Over African Jungles. [60000 Miles by Aeroplane over the Big Game Country of Africa]. The record from pen and camera of a glorious adventure over the big game country of Africa 60,000 miles by aeroplane.
Second Edition. Rare in original dustjacket. London, Harrap, 1935. 15 x 23 cm. 249 pages, including illustrations. Original Hardcover with dustjacket in protective Mylar. The dustjacket with tear and some loss to upper front flap. Otherwise in very good condition with only minor signs of external wear.
Includes content such as: Nairobi from the air / Osa And Rendille Women / Somali Girls Bathing / Camp on Lake Rudolf’s Shore / Turkana / Safari Tent / A kirkuyu Village / The Peak of Mount Kenya / Meetings with Pygmies etc.
Martin Elmer Johnson (October 9, 1884 – January 13, 1937) and his wife Osa Helen Johnson (née Leighty, March 14, 1894 – January 7, 1953) were American adventurers and documentary filmmakers.
In 1917, Martin and Osa departed on a nine-month trip through the New Hebrides (Vanuatu) and Solomon Islands. The highlight of the trip was a brief, but harrowing, encounter with a tribe called the Big Nambas of northern Malekula. Once there, the chief was not going to let them leave. The intervention of a British gunboat helped them escape. The footage they got there inspired the feature film Among the Cannibal Isles of the South Seas (1918).
The Johnsons returned to Malekula in 1919 to film the Big Nambas once again, this time with an armed escort. The escort proved unnecessary as the Big Nambas were disarmed by watching themselves in Among the Cannibal Isles of the South Seas. Martin and Osa finished their trip in 1920 with visits to British North Borneo (now Sabah) and a sailing expedition up the coast of East Africa. After returning home, they released the features Jungle Adventures (1921) and Headhunters of the South Seas (1922).
The Johnsons’ first African expedition, from 1921 to 1922, resulted in their feature film Trailing Wild African Animals (1923).
During the second and longest trip, from 1924 to 1927, the Johnsons spent much of their time in northern Kenya by a lake they dubbed Paradise, at Mount Marsabit. The movies Martin’s Safari (1928), Osa’s Four Years in Paradise (1941), and the film Simba: King of the Beasts (1928) were made with footage of these trips. In 1925, Osa and Martin met the Duke and Duchess of York, later King George VI and Queen Elizabeth, while on safari in Kenya. The third African safari from 1927 to 1928 was a tour of the Nile with friend and supporter George Eastman, founder of Eastman Kodak. This trip, along with previous footage was one of the first talkies for the Johnsons, Across the World with Mr. and Mrs. Johnson (1930), which included Martin’s narrative.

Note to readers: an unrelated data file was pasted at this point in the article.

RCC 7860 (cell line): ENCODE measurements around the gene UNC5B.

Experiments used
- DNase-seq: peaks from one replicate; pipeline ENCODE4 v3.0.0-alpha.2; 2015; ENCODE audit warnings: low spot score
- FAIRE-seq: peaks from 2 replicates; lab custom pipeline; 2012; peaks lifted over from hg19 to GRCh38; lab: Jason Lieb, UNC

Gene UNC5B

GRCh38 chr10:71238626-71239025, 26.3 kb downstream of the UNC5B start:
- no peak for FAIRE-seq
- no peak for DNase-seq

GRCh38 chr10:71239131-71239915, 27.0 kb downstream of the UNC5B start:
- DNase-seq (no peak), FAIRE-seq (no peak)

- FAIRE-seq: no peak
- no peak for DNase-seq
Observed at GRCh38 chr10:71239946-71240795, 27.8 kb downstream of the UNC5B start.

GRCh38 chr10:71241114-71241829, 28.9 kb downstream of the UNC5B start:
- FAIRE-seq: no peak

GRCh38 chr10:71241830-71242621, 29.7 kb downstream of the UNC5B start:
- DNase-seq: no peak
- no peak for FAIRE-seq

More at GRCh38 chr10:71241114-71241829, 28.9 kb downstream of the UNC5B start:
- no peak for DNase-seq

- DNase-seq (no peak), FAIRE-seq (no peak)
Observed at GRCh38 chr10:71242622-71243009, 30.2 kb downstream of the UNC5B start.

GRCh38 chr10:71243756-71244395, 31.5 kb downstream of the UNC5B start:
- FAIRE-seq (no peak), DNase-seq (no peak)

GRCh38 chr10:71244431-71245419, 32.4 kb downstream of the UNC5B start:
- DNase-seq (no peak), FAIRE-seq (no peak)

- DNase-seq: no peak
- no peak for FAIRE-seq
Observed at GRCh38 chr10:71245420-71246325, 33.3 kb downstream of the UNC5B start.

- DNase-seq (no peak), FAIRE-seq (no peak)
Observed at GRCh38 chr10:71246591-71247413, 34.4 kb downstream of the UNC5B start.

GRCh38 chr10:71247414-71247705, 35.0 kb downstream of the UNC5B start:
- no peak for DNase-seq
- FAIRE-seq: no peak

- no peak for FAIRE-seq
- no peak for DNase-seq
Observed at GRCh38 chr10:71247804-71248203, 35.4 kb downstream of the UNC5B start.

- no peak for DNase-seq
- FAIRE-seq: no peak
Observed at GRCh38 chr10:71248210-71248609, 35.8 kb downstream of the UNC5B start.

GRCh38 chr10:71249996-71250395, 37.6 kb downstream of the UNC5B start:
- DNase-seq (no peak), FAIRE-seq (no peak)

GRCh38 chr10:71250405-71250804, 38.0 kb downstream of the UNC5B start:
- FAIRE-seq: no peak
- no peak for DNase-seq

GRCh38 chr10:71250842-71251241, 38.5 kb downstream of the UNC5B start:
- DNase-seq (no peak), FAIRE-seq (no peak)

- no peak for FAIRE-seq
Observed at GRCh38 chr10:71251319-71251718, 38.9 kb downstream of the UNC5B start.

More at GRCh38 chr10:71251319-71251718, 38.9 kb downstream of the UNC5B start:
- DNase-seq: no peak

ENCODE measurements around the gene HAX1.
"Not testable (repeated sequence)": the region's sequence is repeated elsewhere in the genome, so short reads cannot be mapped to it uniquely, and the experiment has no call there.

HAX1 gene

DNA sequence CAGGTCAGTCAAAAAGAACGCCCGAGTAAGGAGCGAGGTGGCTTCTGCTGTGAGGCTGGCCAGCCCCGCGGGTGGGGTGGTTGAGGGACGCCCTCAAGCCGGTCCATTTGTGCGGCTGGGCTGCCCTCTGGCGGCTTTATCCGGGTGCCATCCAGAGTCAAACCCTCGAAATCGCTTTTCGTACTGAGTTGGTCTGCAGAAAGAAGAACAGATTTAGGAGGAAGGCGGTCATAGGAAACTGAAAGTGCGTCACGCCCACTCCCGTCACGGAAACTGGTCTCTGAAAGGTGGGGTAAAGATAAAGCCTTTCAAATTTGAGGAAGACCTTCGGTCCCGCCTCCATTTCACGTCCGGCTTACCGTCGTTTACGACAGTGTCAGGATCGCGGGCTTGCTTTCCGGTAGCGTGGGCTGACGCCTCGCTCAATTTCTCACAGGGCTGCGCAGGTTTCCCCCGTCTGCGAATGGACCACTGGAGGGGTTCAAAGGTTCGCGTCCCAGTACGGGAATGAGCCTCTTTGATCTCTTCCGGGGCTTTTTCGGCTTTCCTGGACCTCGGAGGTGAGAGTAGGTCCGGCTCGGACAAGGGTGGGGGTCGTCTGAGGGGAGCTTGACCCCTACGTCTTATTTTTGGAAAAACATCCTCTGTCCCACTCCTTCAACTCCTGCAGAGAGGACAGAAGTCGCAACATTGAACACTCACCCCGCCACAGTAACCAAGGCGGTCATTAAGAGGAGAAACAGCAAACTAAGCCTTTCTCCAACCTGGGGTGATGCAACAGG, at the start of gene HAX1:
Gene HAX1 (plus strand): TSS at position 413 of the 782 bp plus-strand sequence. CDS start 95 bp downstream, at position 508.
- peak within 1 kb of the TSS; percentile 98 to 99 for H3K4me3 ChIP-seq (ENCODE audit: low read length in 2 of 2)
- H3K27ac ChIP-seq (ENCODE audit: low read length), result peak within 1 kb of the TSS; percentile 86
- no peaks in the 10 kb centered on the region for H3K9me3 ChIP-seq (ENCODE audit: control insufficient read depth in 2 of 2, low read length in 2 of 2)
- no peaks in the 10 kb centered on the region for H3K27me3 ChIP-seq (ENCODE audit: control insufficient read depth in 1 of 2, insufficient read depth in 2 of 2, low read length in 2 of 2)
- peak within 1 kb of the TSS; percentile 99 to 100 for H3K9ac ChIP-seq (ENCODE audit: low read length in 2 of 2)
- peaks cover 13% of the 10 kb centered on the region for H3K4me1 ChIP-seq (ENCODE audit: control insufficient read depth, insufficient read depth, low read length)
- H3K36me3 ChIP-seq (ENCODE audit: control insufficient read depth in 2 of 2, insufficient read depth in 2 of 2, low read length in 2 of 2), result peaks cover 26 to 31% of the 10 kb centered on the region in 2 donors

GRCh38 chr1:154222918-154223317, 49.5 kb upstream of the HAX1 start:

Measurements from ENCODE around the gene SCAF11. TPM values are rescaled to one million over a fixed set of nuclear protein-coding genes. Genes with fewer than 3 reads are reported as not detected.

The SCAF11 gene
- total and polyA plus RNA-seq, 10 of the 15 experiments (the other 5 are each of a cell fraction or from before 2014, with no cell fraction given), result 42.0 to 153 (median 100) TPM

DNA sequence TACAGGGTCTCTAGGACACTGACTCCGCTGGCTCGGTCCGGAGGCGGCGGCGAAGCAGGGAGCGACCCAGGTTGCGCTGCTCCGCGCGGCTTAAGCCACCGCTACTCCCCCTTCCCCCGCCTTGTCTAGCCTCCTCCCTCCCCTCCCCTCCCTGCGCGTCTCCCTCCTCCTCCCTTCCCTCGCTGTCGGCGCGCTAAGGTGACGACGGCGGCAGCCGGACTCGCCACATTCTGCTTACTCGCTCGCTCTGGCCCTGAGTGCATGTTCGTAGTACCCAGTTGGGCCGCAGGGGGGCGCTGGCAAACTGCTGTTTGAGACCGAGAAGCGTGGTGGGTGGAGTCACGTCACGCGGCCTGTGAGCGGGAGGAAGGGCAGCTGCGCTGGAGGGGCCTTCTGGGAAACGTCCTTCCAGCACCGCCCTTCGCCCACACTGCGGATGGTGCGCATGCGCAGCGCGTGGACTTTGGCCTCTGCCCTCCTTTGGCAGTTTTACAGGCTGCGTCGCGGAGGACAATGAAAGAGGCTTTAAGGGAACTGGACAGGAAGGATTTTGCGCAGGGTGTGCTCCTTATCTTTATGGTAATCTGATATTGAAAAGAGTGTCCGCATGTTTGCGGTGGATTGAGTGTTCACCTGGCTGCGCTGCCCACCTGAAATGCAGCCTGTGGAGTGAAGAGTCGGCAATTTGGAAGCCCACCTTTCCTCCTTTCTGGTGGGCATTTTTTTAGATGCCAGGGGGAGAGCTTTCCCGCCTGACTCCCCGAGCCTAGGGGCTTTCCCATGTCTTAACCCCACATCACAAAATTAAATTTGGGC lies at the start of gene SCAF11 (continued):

In 1928 three Eagle Scouts were selected in national competition to go on safari with the Johnsons in East Africa: Robert Dick Douglas, Jr., of North Carolina, David R. Martin, Jr., of Minnesota, and Douglas L. Oliver of Georgia. The three scouts co-authored the 1928 book Three Boy Scouts in Africa. Douglas (1912-2015) was an attorney, Martin (1913-2004) became an executive in the Boy Scouts of America, and Oliver (1913-2009) was an Emeritus Professor of Anthropology at both Harvard University and the University of Hawaii.
From 1929 to 1931, the Johnsons spent a fourth tour in Africa in the Belgian Congo. There they filmed the Mbuti people of the Ituri Forest and the gorillas in the Alumbongo Hills. The 1932 feature movie Congorilla was in part a product of this trip, and was the first movie with sound authentically recorded in Africa.
Osa’s Ark S-38
In 1932 the Johnsons learned to fly at the Chanute Municipal Airport (now named the Chanute Martin Johnson Airport) in Osa’s hometown of Chanute. Once they had their pilot’s licenses, they purchased two Sikorsky amphibious planes, a S-39-CS “Spirit of Africa” and S-38-BS “Osa’s Ark”. On their fifth African trip, from 1933 to 1934, the Johnsons flew the length of Africa getting now classic aerial scenes of large herds of elephants, giraffes, and other animals moving across the plains of Africa. They were the first pilots to fly over Mt. Kilimanjaro and Mt. Kenya in Africa and film them from the air. The 1935 feature film Baboona was made from this footage.
On January 3, 1935 Baboona was shown on an Eastern Air Lines plane becoming the first sound movie shown during flight. The movie premiered January 22, 1935 at the Rialto Theatre in New York City. In 1935, the Johnsons were featured on Wheaties cereal boxes as “Champions of Sports.” Osa Johnson was the second female to appear on the box and she and Martin were the first married couple selected for this honor.
The Johnsons’ final trip together took them to British North Borneo again, from 1935 to 1936. They used their smaller amphibious plane, now renamed “The Spirit of Africa and Borneo”, and produced footage for the feature Borneo (1937).
Martin Johnson was a member of the Adventurers’ Club of New York. He described the Borneo expedition before the club on November 19, 1936, the event being called “Martin Johnson Night.” He previewed his “Borneo Pictures” before the group on December 17, 1936.
Martin Johnson died in the crash of a Western Air Express flight near Newhall, California, on January 12, 1937. Osa was severely injured but recovered. By October 1937, the New York Times was publishing dispatches of Osa’s latest trip to Africa, in which she described lifestyles and practices of the Maasai and other tribes. She died in New York City of a heart attack in 1953. (Wikipedia)